COMMENTARY / GUEST EDITORIAL
How a visit to Oshkosh changed my life
THANK YOU, EAA, FOR the gift of flight and the opportunity to live my
dream. You have enabled thousands of homebuilders like me to pursue
our passion for flight. The experience I gained building and flying my
own VariViggen and Long-EZ led me to the ultimate opportunity—flight
testing SpaceShipOne. More importantly, I never would have become
the first commercial astronaut. From the VariViggen to SpaceShipOne—
dreams and a passion for flight can make anything possible!
My first taste of flight occurred at age 7 when my uncle took me
up in his Tiger Moth. Like others before me, I built model aircraft,
starting with free-flight gliders and then graduating to powered
“U-Control” models. I was hooked for life!
My wife, Sally, and I immigrated to the United States in 1967; I
worked as a machinist in Anderson, Indiana, and learned many of
the skills necessary to complete my first homebuilt. When our small
company needed a pilot, I volunteered and earned my private pilot
certificate in 1969. Later I found it expensive to rent an airplane, so
we looked into building one of our own.
In July 1970, Sally and I attended the EAA fly-in convention at
Wittman Regional Airport (OSH). I was amazed at the selection of
homebuilts and astonished to discover that anyone so inclined could
build such aircraft, receive an amateur-built airworthiness certificate from the FAA, and ultimately fly that plane.
At EAA Oshkosh 1974 I purchased a set of VariViggen plans from
a fellow named Burt Rutan. He was selling plans out of his plane on
the flightline. When I was close to my first flight, Burt stopped by for
a visit. Later he invited Sally and me to Mojave where I got checked
out, first in the rear seat and then in the
front seat, of Burt’s VariViggen. He demonstrated the entire envelope of his creation,
including its quirks and shortcomings.
This was a huge benefit to me. On
September 22, 1977, I made the first flight of
my VariViggen and thus achieved my life-long dream. In May 1978, Sally and I flew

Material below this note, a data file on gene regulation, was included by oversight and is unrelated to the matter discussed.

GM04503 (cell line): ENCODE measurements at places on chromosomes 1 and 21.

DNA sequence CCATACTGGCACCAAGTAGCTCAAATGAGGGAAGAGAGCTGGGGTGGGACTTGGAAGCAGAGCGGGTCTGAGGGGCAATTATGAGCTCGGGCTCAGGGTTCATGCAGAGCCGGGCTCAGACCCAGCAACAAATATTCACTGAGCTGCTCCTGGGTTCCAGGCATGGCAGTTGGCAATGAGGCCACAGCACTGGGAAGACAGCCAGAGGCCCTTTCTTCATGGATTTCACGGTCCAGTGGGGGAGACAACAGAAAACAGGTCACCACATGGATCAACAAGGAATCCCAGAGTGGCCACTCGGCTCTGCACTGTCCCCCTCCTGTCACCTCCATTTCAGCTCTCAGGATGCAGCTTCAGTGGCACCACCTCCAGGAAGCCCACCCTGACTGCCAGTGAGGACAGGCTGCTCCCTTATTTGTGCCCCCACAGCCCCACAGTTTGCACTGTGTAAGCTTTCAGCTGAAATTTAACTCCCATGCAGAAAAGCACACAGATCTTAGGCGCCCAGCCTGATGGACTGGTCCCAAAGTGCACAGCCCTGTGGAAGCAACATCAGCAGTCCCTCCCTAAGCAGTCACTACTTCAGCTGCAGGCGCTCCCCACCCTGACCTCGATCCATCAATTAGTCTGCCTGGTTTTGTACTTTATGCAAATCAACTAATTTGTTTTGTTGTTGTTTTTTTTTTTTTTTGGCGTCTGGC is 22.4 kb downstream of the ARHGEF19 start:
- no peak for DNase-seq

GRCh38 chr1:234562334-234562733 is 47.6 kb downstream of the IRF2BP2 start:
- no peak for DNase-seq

our ’Viggen to Mojave. Shortly after we
arrived, Burt flew it and announced that it
indeed met his standards.
That day he asked if we would consider
coming to work for him. This was all we talked
about on the flight home and…well, the rest is
history. Sally and I joined Burt at the Rutan
Aircraft Factory (RAF) in his new facility on
the Mojave airport. Dick Rutan retired from
the U.S. Air Force and also joined RAF where
he took me under his wing, teaching me all I
know about air combat maneuvering, close
formation flying, and aerobatics.
Burt saw promise in my abilities and
began coaching me on the basics of test flying. Soon I was sharing test-flight duties
with Dick. Sally and I moved to Scaled
Composites full time in 1985 when RAF
closed down. We both retired in October
2007, but soon I was recalled and have been
helping out by flying the Proteus as well as
the original WhiteKnight. Occasionally I fly
chase on the new WhiteKnight Two.
Over the past 31 years I have been privileged to make 10 first flights of Burt’s original
designs and have been involved in flight testing almost all of his remarkable designs.
Thanks to EAA and the vision of its leadership, I was able to build and fly my own
flying machines and to ascend into the wild
blue, feeling the magic of flight. This privilege
is precious, and through the constant vigilance of all EAA members, it must be
preserved. Each of us must take the responsibility to continually improve the safety record
of amateur-built aircraft, using the tools available to us through EAA and its members.
I encourage anyone interested in flying to
visit EAA AirVenture Oshkosh. Who knows,
you too may be able to experience the thrill
and infinite satisfaction of building and flying your dream as I have. From there, the sky
is the limit!
Sally joined Mike in the SpaceShipOne cockpit after it landed safely following
its second glide flight in August 2003.
Mike Melvill, EAA 53387, made history becoming the first
commercial astronaut when he piloted SpaceShipOne on its
first flight past the edge of space on June 2 1, 2004.